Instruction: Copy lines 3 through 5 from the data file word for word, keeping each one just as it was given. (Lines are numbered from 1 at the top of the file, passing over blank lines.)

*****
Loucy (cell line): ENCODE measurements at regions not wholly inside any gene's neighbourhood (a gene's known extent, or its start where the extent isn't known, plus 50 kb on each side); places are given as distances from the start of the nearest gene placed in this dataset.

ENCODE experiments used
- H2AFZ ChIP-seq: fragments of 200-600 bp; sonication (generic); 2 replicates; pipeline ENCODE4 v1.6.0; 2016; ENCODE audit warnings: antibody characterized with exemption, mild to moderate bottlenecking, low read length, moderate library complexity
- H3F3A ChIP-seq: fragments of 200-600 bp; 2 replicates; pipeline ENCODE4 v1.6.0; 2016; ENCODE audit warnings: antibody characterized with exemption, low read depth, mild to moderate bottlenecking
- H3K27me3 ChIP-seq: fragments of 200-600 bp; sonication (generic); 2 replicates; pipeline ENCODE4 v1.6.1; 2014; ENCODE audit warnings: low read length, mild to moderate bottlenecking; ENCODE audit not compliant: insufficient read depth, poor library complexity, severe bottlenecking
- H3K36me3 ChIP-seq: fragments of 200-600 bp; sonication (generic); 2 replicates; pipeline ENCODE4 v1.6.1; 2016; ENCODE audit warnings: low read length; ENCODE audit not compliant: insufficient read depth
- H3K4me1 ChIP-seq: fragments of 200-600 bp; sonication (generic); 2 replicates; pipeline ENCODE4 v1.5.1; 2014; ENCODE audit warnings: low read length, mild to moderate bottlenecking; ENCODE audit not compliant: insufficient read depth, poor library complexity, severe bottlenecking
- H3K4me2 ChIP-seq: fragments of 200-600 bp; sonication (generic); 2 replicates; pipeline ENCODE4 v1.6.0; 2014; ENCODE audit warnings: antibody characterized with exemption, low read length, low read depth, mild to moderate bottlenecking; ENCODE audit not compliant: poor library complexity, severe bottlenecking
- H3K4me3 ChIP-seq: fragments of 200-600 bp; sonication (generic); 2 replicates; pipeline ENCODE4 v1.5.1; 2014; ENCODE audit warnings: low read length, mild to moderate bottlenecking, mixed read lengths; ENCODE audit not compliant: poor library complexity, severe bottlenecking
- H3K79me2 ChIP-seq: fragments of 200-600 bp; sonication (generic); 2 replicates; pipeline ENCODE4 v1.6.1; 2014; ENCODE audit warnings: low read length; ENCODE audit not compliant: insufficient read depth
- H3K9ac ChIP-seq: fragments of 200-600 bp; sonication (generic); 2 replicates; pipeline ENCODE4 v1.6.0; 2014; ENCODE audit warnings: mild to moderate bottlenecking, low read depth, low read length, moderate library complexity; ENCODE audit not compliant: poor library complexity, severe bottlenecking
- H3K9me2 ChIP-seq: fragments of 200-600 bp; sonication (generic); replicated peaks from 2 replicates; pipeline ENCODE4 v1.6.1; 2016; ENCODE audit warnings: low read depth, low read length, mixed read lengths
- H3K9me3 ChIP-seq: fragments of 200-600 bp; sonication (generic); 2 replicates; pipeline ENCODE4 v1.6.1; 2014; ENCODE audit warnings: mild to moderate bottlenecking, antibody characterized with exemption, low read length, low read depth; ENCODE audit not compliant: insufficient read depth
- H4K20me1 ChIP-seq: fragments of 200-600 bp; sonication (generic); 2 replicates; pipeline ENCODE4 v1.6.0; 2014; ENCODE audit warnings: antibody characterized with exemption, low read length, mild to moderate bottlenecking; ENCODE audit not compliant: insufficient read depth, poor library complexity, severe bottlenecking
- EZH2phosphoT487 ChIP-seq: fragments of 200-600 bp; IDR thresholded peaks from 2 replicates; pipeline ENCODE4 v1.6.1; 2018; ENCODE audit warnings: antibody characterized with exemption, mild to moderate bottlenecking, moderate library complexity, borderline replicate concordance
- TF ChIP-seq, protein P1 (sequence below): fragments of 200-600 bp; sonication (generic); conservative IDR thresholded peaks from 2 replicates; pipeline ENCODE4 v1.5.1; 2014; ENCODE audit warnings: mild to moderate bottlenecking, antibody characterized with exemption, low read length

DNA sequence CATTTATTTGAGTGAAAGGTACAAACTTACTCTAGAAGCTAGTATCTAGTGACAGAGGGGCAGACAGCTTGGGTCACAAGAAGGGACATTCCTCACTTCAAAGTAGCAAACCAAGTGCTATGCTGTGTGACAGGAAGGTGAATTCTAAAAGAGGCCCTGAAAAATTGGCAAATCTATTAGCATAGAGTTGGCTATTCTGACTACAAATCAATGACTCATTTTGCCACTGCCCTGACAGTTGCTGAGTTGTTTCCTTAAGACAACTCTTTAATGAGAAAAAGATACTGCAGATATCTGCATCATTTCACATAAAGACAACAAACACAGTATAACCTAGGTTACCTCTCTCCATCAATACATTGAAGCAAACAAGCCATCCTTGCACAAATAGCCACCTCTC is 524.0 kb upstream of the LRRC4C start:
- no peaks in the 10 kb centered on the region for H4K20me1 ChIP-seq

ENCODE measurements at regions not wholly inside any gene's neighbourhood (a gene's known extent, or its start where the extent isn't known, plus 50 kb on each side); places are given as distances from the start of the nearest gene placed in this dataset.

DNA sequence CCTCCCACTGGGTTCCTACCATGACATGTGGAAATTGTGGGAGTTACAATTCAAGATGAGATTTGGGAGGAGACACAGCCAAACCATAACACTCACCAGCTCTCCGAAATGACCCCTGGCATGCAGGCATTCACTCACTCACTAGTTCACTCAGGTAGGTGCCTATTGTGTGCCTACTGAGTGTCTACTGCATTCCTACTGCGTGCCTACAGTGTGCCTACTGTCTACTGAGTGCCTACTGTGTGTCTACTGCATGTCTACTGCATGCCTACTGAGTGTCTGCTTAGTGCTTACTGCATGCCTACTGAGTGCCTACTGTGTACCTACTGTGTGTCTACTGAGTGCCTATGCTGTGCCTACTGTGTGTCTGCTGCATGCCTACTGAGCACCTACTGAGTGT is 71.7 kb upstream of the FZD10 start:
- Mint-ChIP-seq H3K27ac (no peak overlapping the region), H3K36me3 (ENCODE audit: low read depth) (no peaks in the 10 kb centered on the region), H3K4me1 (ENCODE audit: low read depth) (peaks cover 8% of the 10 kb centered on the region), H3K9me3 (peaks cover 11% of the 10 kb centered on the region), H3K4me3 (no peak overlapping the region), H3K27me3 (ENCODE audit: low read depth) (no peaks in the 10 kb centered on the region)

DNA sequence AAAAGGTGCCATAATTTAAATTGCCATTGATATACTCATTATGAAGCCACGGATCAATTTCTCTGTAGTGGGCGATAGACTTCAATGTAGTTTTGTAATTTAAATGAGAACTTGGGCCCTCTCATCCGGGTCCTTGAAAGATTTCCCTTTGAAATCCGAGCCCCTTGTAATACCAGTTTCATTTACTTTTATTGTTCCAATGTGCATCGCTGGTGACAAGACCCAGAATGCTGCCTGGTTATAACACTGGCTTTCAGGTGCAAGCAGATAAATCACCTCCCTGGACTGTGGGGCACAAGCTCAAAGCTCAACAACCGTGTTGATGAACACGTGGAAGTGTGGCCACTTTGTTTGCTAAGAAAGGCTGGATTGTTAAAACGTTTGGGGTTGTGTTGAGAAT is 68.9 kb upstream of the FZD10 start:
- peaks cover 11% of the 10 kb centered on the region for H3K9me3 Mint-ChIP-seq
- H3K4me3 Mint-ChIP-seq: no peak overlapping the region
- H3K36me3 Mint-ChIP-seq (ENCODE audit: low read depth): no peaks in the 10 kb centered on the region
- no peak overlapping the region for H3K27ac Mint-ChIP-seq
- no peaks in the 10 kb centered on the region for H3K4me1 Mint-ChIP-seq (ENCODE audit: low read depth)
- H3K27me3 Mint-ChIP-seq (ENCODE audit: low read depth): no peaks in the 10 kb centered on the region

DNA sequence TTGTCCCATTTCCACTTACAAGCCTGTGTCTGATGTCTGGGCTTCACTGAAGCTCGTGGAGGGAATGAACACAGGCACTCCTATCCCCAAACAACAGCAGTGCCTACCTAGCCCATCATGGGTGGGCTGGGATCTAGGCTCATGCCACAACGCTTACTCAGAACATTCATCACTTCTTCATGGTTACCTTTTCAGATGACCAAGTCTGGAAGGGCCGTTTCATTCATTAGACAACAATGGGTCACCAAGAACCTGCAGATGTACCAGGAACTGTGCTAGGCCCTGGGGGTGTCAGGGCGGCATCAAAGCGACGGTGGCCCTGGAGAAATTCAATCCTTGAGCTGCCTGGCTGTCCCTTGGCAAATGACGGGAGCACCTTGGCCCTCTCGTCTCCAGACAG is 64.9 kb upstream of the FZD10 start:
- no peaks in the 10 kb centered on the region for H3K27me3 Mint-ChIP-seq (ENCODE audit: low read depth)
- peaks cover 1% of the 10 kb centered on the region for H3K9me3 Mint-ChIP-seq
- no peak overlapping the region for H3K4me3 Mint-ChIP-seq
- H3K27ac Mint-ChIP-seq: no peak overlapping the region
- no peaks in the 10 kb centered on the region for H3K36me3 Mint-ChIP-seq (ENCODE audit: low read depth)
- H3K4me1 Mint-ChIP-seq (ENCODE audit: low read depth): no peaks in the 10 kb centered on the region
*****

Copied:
- H2AFZ ChIP-seq: fragments of 200-600 bp; sonication (generic); 2 replicates; pipeline ENCODE4 v1.6.0; 2016; ENCODE audit warnings: antibody characterized with exemption, mild to moderate bottlenecking, low read length, moderate library complexity
- H3F3A ChIP-seq: fragments of 200-600 bp; 2 replicates; pipeline ENCODE4 v1.6.0; 2016; ENCODE audit warnings: antibody characterized with exemption, low read depth, mild to moderate bottlenecking
- H3K27me3 ChIP-seq: fragments of 200-600 bp; sonication (generic); 2 replicates; pipeline ENCODE4 v1.6.1; 2014; ENCODE audit warnings: low read length, mild to moderate bottlenecking; ENCODE audit not compliant: insufficient read depth, poor library complexity, severe bottlenecking